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Brian Kelly previews No. 16 Notre Dame’s matchup against No. 23 Navy

| Wednesday, November 13, 2019

After No. 16 Notre Dame’s 38-7 victory over Duke on the road last weekend, Irish head coach Brian Kelly addressed the media to preview the squad’s matchup against No. 23 Navy.

With a 7-2 record on the season so far, Kelly opened the press conference by lauding the offense of the Midshipmen, which is led by senior quarterback Malcolm Perry.

“Certainly [we would] like to build off last week’s performance both offensively and defensively,” Kelly said. “We know our opponent very well. Have a great deal respect for Navy and Ken Niumatalolo and what he has done this year in particular. He’s really just put together a really good football team in all phases, offense, defense, special teams. Malcolm Perry is a dynamic offensive player. I think he’s top 15 in the country in rushing, and he’s the No. 1 rushing quarterback in the country. Dynamic, explosive player. Last year he played slot — he didn’t play quarterback — now he’s back at the quarterback. He’s precise, very secure with the football. He’s a point guard, distributing, making really good decisions. Very difficult to defend. Obviously the triple option — they lead the country in rushing offense. … We know them well, and each game is a very difficult game because you’re preparing only two or three days for a very, very good and efficient offense.”

Kelly talked about the development of Navy’s defensive unit and the challenge that poses for the Irish this weekend.

“I think what’s impressive is the top offenses that they’ve played, they’ve kept them to over 100 yards less than their normal averages,” Kelly said. “Their rush defense is outstanding. They’ve been very aggressive. So from a transformational standpoint, their defense is so much better at everything that they do, from coverage to getting after the quarterback, tackling. Again, it shows statistically in terms of where they are and how they’re playing.”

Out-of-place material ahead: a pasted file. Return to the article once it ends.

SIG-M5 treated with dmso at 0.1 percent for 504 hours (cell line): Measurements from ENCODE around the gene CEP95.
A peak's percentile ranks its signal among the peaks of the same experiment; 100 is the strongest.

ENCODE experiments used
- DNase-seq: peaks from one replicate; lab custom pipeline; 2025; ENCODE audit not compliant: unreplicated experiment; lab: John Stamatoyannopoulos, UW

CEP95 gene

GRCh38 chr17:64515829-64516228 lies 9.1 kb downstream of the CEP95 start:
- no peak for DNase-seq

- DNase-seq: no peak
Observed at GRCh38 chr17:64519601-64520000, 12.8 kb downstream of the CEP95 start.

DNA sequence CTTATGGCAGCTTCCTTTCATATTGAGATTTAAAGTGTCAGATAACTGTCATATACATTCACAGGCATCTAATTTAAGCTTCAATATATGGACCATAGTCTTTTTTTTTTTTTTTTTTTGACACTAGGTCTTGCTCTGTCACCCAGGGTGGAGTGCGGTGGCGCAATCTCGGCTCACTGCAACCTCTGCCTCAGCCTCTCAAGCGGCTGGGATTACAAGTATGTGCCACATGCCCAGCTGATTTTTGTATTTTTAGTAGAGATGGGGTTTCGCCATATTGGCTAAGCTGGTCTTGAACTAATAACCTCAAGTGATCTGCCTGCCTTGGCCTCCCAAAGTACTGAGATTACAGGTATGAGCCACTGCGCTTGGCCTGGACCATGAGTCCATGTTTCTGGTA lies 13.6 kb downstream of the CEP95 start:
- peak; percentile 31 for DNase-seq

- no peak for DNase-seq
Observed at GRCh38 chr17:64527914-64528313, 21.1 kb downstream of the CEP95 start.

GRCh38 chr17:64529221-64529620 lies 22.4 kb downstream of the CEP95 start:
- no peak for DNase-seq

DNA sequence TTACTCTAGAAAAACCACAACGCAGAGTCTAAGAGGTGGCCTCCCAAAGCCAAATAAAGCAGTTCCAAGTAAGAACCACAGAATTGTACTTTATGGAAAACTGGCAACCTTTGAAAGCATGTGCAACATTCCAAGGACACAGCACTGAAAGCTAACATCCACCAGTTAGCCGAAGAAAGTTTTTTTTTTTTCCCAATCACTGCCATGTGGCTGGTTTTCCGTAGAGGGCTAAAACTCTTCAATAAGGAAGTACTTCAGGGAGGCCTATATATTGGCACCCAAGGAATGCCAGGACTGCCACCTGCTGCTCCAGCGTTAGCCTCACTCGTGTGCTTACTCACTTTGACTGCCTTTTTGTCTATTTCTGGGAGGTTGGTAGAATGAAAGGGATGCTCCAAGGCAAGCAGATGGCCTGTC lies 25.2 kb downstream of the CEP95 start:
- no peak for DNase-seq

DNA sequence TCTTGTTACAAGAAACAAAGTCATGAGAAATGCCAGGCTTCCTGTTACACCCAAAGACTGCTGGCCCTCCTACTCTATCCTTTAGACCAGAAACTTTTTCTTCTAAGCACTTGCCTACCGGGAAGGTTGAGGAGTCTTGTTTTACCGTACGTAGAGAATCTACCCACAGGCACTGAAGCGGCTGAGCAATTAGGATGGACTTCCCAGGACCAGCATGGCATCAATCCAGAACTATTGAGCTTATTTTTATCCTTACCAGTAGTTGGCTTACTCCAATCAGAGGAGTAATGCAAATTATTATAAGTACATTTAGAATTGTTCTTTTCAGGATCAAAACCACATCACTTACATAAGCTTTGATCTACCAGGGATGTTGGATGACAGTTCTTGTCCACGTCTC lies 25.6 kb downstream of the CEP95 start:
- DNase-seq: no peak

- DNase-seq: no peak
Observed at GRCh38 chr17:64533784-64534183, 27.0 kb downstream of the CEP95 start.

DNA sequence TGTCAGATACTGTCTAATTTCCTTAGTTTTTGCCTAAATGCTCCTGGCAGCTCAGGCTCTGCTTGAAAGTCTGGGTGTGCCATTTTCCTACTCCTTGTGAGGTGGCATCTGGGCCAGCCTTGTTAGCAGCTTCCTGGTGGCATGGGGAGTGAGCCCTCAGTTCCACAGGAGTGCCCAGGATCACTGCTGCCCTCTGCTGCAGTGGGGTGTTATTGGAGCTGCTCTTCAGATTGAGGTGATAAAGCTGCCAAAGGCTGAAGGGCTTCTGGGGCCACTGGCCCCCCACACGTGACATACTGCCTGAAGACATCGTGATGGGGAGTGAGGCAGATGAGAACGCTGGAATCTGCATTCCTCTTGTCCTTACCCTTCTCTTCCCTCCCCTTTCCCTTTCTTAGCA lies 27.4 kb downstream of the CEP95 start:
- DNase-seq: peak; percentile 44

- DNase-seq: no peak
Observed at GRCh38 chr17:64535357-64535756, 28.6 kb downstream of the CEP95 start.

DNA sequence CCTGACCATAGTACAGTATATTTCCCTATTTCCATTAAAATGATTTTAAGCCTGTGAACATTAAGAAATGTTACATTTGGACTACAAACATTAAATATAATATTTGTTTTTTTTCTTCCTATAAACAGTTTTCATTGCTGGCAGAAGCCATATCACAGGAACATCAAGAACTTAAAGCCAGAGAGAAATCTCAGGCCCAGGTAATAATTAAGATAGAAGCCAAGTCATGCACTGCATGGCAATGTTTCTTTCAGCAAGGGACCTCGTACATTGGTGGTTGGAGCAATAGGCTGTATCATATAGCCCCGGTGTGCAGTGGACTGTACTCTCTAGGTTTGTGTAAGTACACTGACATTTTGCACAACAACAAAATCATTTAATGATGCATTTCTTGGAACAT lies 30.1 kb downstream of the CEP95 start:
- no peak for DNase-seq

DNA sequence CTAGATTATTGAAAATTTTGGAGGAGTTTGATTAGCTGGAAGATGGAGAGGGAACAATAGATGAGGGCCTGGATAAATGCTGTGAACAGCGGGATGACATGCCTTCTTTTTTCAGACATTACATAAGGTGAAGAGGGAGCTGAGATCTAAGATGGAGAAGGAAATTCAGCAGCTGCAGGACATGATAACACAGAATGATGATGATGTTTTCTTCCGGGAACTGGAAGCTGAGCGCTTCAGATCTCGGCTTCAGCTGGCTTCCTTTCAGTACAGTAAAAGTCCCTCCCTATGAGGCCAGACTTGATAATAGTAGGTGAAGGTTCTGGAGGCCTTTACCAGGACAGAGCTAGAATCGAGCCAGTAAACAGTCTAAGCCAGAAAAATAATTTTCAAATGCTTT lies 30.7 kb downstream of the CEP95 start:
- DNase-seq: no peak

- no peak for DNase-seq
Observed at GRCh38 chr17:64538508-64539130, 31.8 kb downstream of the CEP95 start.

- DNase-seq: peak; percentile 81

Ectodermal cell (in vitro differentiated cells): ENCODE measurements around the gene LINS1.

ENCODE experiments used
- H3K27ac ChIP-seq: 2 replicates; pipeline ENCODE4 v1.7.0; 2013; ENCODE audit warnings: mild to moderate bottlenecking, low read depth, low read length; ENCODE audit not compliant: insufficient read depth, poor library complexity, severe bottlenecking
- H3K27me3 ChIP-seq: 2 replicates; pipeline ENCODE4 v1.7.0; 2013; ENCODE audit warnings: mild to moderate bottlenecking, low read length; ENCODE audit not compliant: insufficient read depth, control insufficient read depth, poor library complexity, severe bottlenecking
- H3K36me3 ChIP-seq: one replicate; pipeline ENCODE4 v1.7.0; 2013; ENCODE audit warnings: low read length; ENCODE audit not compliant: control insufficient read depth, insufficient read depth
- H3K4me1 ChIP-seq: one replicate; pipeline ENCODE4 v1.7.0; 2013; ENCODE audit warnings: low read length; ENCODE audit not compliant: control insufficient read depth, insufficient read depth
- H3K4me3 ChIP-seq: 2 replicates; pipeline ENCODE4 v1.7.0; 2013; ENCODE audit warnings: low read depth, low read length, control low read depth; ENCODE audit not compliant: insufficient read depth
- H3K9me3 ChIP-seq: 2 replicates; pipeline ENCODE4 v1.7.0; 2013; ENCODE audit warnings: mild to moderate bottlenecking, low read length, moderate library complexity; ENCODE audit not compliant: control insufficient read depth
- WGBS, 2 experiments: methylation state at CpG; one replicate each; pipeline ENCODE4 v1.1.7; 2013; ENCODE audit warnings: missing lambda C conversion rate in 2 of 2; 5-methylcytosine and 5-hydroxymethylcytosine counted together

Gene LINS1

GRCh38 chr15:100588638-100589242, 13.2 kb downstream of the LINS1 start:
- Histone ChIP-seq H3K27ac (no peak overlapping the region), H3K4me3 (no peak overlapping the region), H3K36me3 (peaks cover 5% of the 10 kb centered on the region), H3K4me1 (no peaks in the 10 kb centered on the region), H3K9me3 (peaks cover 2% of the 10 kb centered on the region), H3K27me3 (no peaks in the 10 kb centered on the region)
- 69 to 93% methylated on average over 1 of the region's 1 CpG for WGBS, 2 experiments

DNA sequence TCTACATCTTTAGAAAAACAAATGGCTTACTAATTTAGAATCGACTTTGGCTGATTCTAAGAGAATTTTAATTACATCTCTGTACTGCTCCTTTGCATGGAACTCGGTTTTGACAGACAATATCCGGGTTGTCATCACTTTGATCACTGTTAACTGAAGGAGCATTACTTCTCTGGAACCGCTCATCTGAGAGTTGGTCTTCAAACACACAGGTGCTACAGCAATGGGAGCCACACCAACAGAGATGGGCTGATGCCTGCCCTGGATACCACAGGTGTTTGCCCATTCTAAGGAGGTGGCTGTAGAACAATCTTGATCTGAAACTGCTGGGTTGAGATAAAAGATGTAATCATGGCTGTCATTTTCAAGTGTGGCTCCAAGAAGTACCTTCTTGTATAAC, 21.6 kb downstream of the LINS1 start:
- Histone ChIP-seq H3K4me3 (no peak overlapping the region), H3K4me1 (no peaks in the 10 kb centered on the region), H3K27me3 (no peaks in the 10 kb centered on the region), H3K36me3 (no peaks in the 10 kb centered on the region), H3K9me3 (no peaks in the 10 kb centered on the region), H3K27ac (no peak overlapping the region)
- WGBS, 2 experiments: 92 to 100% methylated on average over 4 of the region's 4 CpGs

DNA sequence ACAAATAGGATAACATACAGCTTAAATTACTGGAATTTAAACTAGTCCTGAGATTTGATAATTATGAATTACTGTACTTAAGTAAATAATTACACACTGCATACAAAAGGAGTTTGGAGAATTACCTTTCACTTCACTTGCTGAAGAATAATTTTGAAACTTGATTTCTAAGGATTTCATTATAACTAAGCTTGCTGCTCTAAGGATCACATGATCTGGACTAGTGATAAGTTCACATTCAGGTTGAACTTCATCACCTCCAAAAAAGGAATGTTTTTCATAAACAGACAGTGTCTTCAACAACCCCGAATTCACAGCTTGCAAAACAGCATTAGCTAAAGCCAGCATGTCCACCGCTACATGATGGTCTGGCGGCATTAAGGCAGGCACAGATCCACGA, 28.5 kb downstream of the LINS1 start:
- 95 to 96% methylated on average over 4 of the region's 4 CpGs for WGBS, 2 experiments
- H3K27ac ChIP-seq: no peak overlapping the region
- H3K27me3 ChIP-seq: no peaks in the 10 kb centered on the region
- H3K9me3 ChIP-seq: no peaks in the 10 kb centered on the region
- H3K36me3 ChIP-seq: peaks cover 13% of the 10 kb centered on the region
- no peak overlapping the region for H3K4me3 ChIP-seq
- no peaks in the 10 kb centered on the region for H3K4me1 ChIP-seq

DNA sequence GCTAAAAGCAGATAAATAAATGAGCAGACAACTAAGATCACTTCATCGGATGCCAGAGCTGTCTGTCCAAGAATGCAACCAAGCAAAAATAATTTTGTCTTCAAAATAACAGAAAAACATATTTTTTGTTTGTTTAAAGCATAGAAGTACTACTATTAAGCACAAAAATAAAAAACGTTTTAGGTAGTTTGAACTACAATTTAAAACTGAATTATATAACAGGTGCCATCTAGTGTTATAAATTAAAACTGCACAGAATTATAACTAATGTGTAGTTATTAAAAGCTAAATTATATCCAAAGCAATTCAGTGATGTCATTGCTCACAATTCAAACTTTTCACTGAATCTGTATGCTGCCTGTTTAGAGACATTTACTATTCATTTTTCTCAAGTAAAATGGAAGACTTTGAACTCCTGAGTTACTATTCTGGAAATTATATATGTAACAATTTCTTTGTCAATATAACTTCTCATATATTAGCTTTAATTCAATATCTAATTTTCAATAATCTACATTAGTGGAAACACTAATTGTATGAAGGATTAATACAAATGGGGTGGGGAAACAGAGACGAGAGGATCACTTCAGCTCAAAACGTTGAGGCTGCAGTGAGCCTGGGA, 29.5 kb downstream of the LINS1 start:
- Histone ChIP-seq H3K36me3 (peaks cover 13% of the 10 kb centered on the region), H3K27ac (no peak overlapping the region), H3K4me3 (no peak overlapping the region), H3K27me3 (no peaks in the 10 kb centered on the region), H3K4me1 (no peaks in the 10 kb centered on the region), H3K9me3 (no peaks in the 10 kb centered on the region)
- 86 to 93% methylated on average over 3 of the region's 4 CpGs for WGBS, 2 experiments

When asked if senior defensive lineman Jamir Jones’ production has surprised Kelly given how little defensive end he has played, Kelly answered with a firm no.

“He’s probably — and I think [defensive line coach] Mike Elston would tell you this too if he was standing here — performance versus trust, and he ranks up there in the top corner of both,” Kelly said. “In other words, trust in assignment and doing what he’s asked to do and performance, he’s about as good as we have on our football team. Just a really smart football player. Assignment sound.

“A couple weeks ago, against Virginia Tech, he was asked to stop the outside zone play against the quarterback, and at the same time, hold on to the tight end on the throwback. That’s a tough assignment. You get caught up in the wash there, and you forget about them. But we trusted him so much that he could do that dual assignment. That’s how we feel about him.”

After a booming offensive performance from the Irish in Durham, North Carolina, Kelly attributed the effectiveness of the offense to its experience and its leader, senior quarterback Ian Book.